We now know that the precursors to the Chumashan tribes of Native Americans were here at least 10,000 years ago based upon new radiocarbon dating evidence from hearth remains with food and charcoal from the Conejo Valley. These early people were considered those who developed the earliest villages and temporary camping sites that eventually resulted in the regular establishment of "hunter-gatherer" lifeways, which included at least a partiial stay in the interior of the Ventura region, if not longer sojourns.
The current research being performed at local Universities as well as at the Stagecoach Museum Archaeological Testing program is confirming that the occupation of this Conejo Valley region is very old indeed!
13,000 BC-1540 AD
Based upon testing on human remains from the nearby Channel Islands at Daisy Cave, we know that humans were inhabiting the islands off our coast from at least 13,000 years ago. The research currently ongoing at the Channel Islands brings us possibly the earliest evidence to date of human occupation in the Channel Islands and thus creates questions for the interior of the regions across from the islands: were there humans that crossed over to the mainland and then to the interior at a very early date? Our ongoing research appears to suggest that this did happen and as we have more results on the archaeological remains from the Conejo, we will be able to update our timelines in this early period of human use of our region.
Research at such places as Lang Ranch, Conejo Grade, Hidden Hills and the Oakbrook Park among others provides greater detail about the practices of these earliest people in the region.
Spanish occupation of this region has historically been dated to about 1540, when Ulloa and his men sailed to the Channel Islands and discovered the coastal region of Ventura. The missionaries that accompanied Ulloa wrote detailed accounts of their trips, including eye-witness stories of the Native people and their lifestyles from that time.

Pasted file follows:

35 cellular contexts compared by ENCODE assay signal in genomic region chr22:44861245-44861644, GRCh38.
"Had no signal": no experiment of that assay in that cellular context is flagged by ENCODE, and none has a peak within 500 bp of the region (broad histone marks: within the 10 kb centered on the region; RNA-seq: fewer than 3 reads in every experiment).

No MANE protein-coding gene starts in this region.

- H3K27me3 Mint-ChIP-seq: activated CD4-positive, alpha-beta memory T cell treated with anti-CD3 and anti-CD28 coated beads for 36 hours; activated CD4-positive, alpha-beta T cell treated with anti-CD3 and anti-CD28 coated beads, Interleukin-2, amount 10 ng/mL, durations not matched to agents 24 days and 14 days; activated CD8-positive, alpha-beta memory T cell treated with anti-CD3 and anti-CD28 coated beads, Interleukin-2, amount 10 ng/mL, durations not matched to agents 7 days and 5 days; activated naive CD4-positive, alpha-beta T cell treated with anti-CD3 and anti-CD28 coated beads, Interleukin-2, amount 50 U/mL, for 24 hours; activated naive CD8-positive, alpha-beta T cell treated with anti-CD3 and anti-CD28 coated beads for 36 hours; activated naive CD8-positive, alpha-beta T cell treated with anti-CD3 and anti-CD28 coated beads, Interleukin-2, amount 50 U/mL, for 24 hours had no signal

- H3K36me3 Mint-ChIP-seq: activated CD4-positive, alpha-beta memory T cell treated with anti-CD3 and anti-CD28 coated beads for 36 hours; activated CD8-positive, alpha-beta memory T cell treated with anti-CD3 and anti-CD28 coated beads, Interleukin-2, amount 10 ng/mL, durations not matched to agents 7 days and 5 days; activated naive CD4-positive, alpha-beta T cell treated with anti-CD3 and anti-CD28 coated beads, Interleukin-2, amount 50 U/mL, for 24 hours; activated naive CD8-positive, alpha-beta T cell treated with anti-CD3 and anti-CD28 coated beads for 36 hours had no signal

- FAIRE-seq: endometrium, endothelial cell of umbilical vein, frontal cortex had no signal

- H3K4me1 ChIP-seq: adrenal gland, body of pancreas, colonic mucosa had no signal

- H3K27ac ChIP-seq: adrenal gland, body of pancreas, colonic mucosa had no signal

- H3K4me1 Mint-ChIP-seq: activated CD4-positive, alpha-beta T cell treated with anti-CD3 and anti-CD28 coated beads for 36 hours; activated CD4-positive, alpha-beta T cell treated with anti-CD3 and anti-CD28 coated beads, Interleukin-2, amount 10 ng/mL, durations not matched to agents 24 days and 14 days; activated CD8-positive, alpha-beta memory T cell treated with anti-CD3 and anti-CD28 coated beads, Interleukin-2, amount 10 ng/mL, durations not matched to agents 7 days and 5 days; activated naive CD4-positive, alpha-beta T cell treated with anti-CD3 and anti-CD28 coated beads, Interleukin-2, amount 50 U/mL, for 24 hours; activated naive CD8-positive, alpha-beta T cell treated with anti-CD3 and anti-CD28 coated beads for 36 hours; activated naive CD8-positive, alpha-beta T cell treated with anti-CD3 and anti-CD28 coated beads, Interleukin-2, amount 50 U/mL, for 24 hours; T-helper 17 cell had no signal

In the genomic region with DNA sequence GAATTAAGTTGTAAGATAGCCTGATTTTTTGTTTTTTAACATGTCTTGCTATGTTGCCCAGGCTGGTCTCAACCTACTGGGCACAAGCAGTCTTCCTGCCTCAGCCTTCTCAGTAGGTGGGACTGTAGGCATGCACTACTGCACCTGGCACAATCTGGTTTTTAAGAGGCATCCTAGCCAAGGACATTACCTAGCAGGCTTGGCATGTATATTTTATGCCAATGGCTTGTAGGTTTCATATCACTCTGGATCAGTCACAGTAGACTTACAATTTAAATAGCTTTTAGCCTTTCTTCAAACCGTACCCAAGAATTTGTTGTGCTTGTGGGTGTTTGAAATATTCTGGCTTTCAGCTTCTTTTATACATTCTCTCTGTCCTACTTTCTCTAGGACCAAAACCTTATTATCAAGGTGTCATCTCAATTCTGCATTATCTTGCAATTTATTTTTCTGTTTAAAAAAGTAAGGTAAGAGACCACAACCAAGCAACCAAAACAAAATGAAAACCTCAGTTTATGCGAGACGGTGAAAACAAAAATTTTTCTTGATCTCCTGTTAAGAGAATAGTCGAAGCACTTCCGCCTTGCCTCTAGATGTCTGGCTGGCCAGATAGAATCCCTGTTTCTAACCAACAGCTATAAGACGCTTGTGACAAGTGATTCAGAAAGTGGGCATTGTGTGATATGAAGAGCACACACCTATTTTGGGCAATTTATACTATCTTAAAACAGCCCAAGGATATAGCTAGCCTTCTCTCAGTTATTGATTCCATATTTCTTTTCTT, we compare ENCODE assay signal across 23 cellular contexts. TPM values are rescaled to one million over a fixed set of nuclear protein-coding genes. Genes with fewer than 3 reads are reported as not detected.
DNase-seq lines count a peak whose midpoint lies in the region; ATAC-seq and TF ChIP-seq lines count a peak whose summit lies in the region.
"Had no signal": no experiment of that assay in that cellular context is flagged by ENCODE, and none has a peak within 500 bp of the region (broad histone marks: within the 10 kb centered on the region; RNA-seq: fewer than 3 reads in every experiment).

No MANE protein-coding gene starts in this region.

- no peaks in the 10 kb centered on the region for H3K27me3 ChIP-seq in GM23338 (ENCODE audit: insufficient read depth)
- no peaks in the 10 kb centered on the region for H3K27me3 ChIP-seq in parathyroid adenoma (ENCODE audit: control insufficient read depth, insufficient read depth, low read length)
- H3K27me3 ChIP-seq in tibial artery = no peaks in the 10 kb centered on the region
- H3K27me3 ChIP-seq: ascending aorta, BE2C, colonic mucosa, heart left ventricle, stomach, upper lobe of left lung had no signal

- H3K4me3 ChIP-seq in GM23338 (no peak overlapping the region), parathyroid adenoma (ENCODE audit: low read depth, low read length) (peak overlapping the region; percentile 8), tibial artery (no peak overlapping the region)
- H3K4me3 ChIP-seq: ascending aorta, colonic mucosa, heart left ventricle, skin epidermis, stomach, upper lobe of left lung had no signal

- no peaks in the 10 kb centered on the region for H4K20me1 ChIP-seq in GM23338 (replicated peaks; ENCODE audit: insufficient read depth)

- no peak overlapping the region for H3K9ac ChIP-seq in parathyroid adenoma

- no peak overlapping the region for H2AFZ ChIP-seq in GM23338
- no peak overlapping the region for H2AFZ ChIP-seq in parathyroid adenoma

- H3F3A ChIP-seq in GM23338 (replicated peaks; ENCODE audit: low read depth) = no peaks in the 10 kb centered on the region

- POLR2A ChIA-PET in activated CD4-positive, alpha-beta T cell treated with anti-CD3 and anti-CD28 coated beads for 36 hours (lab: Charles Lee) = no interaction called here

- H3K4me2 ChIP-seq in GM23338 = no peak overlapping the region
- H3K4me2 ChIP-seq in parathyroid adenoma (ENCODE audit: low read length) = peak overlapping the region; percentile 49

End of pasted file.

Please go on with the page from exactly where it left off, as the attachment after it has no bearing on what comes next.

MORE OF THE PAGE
Our earliest documents also from the Spanish include Land Grants, which were issued by the Governor of "New Spain" otherwise now known as California; our Museum contains copies of these grants, and the Ventura County Art Museum also contains copies and originals of early land deeds.
The arrival of Americans from the area of North America (U.S) occurred beginning around 1820-1830. A diverse group of Europeans also came out to California to settle here as well as those from the "Eastern area" of the United States; the West was considered any area west of the Mississippi River.
The clash of cultures that occurred partially originated from different lifeways- the Pioneers using the land for sheep and cattle; the Native Americans previously having used it for harvesting of seeds, acorns and other nut products, as well as hunting for smaller game.
1926 - 1969
Jungleland USA was one of Southern California's first theme parks. Wild animal shows entertained thousands in the 1940s and 1950s. Many television and movie productions used the park's trained animals and were filmed there, including Birth of a Nation, Tarzan, and The Adventures of Robin Hood. Jungleland closed in May 1968, in part due to competition from other amusement parks such as Knott's Berry Farm and Disneyland. The Thousand Oaks Civic Arts Center today stands on the site of the park.
The Janss family, developers of Southern California subdivisions, purchased 10,000 acres (40 km2) in the early 20th century. They eventually created plans for a "total community" and the name remains prominently featured in the city.